Experiments and Results

Experimental Setup

We experiment with and compare the following five methods:

  • 1-LV-LR: Method proposed in by Amazon as described above. Scoring function is of form $f_w(t)=w(u_{t_c} - v_{t_p})$ and method uses Logistic Regression (LR) for the final classification.
  • K-LV-LR: This is a simple extension of 1-LV-LR where $\mathbf{u_{t_c}}$ and $\mathbf{v_{t_p}}$ are $K$ dimensional latent variables.
  • K-LF-LR: The proposed latent factor variation given in "Learning Fit Semantics" section. We use the learned factors directly into a Logistic Regression Classifier as features to produce the fit outcome.
  • K-LV-ML: This method is similar to K-LV-LR with a difference that it uses Metric Learning, instead of Logistic Regression, to produce the final fit outcome.
  • K-LF-ML: This is the proposed method.

These methods are designed to evaluate:

  • Effectiveness of capturing fit semantics over "true" sizes
  • Importance of learning good latent representations
  • Effectiveness of the proposed metric learning approach in handling label imbalance issues.


We find that models with $K$-dimensional latent variables outperform the method with one latent variable. Furthermore, we observe that improvements on _ModCloth_ are relatively smaller than improvements on _RentTheRunWay_. This could be due to _ModCloth_ having relatively more cold products and customers (products and customers with very few transactions) compared to _RentTheRunWay_ (see statistics on [dataset page](https://www.kaggle.com/rmisra/clothing-fit-dataset-for-size-recommendation/home)). Of note is that metric learning approaches do not significantly improve performance when using representations from the K-LV method. The reason for this could be that K-LV does not capture biases from data, as bias terms merely act as an extra latent dimension, and learns representations which are not easily separable in the metric space. This underscores the importance of learning good representations for metric learning. Finally, we see that K-LF-ML substantially outperforms all other methods on both datasets.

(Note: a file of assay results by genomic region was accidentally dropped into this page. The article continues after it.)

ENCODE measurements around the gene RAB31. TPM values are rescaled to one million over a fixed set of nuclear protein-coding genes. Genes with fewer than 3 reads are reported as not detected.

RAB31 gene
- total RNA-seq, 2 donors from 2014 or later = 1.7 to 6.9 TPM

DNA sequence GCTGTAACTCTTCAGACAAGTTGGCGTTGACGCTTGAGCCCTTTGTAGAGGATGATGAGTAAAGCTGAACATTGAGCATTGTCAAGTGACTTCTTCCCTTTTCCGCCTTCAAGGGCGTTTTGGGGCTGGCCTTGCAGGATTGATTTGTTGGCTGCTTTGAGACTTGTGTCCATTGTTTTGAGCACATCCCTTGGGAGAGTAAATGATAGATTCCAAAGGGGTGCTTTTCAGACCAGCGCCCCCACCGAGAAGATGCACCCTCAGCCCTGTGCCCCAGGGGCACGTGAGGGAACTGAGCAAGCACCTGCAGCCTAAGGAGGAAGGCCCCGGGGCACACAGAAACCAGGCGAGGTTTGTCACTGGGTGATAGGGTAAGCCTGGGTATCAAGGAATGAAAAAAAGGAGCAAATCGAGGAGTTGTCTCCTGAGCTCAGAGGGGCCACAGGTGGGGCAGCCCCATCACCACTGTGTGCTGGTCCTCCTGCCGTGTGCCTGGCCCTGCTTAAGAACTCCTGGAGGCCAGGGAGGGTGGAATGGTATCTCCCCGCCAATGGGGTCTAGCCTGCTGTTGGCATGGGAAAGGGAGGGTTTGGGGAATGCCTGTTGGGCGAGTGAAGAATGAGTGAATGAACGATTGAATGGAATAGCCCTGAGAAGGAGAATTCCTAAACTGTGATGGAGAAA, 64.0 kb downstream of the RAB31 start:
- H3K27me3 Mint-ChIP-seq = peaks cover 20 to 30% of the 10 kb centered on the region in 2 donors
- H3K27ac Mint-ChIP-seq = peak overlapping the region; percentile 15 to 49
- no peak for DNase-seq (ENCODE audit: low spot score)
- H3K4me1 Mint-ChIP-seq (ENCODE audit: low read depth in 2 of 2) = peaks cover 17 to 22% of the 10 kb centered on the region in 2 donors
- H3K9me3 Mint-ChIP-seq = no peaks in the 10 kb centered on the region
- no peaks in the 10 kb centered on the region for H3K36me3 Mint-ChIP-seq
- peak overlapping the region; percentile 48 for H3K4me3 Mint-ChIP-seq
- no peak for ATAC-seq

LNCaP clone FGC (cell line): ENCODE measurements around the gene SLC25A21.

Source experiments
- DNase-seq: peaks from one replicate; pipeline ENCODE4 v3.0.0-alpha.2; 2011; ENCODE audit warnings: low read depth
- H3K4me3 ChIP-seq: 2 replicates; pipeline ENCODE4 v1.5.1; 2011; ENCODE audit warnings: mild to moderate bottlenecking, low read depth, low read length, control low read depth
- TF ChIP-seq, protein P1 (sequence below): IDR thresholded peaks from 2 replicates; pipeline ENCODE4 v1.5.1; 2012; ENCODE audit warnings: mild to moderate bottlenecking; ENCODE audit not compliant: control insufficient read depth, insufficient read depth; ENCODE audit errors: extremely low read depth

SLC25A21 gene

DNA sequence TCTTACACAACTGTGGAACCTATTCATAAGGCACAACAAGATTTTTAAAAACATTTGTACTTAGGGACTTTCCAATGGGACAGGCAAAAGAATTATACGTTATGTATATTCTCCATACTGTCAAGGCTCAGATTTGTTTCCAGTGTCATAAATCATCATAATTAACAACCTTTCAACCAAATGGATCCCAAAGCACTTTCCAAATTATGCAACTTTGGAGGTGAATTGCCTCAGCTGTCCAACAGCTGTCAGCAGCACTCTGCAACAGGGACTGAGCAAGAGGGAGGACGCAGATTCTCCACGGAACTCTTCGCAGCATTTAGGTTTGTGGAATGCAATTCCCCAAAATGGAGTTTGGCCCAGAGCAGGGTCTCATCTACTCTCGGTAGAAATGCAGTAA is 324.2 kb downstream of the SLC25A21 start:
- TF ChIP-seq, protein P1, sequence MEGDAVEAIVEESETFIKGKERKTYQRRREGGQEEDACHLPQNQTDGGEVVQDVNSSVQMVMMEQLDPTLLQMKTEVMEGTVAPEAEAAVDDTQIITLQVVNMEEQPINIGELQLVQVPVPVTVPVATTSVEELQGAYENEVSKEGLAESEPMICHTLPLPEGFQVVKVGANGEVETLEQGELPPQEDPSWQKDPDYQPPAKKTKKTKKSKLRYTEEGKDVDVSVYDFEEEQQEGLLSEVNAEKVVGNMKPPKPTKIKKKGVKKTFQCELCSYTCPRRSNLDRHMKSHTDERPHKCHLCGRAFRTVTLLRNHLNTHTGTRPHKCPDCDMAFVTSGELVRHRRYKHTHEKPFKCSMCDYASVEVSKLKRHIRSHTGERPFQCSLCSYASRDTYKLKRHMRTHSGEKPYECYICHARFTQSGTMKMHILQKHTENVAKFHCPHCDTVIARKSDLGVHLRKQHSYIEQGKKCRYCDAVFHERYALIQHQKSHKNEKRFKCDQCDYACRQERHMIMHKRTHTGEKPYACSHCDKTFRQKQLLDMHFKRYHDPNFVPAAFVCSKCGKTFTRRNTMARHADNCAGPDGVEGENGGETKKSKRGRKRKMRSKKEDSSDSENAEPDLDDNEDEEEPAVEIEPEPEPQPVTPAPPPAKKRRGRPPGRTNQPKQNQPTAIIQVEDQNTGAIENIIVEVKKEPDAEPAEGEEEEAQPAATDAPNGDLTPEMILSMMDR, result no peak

Besides learning good representations, the good performance could be ascribed to the ability of the proposed metric learning approach in handling label imbalance issues as depicted in the above graph. Furthermore, we compare how our method performs in cold-start and warm-start scenarios. For cold products, we notice that **K-LF-ML** consistently performs better than **1-LV-LR**, although their performances are slightly worse overall. As we consider products with more transactions, **K-LF-ML** improves quickly. The performance of **1-LV-LR** improves significantly given sufficiently many samples.

Future Work

One direction for further improvement is utilizing reviews to improve the interpretability of the model since currently, it is hard to understand what each latent dimension correspond to. This is possible by integrating a language model with the latent factor model to assign a specific meaning to each latent dimension (denoted by the corresponding topic) as done in this paper. This would be challenging however, as not all the text mentioned in reviews is relevant to fit and also, many times, customers do not provide fit feedback in detail. Another scope of improvement comes from jointly learning about good prototypes and distance metric as done in this paper.

Written on December 1, 2018